WHO IT’S BEST FOR: Debt management works for consumers who haven’t managed their money well enough to keep up with expenses. In other words, they make enough money to handle their debts, but either don’t have a budget or don’t stay on track with their budget.
Credit counseling also benefits borrowers who at last have concluded they could use the guidance and wisdom of a professional financial service to get their house in order.
- Reduced interest rates – usually 8% or lower – on their debt.
- A single, lower monthly payment.
- The support of a company expert to negotiate debt relief with your card companies, and help clients meet — and abide by — their new obligations.
- No heavy lifting. The credit-counseling company does the work with card companies to make monthly payments affordable, without crippling the consumer’s budget.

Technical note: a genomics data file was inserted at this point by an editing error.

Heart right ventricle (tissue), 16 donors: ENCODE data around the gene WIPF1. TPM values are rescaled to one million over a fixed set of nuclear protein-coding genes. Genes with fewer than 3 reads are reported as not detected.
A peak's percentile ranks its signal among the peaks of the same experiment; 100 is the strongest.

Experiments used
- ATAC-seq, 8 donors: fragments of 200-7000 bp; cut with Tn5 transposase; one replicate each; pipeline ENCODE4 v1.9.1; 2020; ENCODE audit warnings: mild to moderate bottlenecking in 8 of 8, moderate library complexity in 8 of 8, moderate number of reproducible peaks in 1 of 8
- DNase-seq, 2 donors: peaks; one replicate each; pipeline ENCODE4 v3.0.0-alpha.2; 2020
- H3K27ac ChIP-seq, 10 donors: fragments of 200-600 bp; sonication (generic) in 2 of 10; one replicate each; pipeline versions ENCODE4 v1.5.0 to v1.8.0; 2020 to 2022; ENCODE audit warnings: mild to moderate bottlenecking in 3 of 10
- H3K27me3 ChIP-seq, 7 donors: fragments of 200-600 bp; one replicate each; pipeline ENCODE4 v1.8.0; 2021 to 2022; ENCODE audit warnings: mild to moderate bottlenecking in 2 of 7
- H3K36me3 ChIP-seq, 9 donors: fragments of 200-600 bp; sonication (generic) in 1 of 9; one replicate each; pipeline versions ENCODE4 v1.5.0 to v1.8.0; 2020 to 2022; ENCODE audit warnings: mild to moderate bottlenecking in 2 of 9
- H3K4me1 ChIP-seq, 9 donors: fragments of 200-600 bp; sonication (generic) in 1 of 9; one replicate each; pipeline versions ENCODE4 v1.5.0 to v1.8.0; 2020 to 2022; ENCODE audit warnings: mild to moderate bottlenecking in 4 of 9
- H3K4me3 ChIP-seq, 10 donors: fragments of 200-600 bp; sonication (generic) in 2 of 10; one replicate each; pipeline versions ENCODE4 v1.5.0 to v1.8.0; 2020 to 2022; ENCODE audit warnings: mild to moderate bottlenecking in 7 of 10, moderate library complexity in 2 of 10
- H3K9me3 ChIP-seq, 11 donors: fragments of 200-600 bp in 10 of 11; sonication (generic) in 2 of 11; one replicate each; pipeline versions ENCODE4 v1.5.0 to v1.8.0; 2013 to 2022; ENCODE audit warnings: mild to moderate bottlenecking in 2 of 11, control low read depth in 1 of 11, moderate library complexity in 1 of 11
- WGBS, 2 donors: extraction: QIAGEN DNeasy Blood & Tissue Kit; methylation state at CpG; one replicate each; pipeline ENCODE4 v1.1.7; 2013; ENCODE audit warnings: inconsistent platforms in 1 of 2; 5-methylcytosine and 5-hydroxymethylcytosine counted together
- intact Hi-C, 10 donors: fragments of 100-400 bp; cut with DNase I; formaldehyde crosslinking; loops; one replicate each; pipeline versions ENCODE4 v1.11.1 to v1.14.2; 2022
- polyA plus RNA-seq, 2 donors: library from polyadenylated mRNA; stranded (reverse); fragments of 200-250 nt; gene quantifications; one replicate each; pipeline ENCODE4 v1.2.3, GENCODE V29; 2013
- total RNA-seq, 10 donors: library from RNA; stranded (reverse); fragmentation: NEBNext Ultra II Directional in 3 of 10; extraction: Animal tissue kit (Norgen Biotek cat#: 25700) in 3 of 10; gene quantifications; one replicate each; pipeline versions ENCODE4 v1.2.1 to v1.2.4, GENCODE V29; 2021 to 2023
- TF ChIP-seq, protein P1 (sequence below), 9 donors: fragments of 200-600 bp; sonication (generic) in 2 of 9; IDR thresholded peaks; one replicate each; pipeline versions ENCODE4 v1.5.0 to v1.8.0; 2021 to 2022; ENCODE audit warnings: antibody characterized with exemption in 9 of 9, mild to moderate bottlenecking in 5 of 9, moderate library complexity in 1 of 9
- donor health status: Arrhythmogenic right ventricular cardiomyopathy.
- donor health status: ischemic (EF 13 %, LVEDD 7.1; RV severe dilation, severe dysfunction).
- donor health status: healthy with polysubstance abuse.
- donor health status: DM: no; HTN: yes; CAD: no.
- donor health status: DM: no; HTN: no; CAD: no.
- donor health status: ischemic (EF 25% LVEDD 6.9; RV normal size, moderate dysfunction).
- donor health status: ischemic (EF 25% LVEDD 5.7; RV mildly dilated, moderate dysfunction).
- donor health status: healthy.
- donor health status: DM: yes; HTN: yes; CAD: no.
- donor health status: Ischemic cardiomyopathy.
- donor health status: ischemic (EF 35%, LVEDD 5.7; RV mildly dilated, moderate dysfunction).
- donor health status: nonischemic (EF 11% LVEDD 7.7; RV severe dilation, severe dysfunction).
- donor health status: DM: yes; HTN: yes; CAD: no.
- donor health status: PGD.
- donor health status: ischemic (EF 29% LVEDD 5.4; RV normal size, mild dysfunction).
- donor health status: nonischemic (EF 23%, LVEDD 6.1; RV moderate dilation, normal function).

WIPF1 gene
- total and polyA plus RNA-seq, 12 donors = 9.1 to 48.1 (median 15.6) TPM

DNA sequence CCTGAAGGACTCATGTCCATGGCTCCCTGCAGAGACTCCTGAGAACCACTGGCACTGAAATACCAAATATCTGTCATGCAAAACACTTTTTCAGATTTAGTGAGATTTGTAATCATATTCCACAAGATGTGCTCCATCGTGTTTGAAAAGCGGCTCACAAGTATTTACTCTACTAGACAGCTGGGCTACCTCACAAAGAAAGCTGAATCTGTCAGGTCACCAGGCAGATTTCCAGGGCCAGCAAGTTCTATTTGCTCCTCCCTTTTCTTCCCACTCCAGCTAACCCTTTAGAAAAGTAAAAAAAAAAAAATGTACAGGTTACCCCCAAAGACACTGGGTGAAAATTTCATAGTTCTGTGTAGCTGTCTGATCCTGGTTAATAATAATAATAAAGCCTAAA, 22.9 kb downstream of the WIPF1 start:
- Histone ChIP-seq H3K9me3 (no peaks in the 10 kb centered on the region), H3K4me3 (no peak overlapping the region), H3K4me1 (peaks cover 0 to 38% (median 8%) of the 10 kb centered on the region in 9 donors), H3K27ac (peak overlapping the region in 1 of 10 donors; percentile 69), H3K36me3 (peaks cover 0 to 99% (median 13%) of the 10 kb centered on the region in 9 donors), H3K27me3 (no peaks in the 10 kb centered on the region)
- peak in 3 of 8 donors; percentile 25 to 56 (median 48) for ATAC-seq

- You know exactly when your credit card debt will be paid off. If you want to pay it off early? No problem!
- Contacts from debt collectors ends.
- There is a modest set-up fee, as well as a monthly service fee.
- Many credit-counseling agencies require clients to close most, if not all, of their credit card accounts.
- Because credit scores are influenced by the amount of credit available, the client’s rating may take a hit the first six months or so.
BOTTOM LINE: This is the least risky method of credit card debt consolidation … by far! If you qualify, the credit counselor is telling you that you have enough income to pay off your debts. Just manage your money better! Canceling all your credit cards is a good thing. That’s how you got in trouble. You don’t need to take out a loan. And if it doesn’t work out for any reason, you can withdraw from the program at any time with no penalty. That’s not the case with any other option.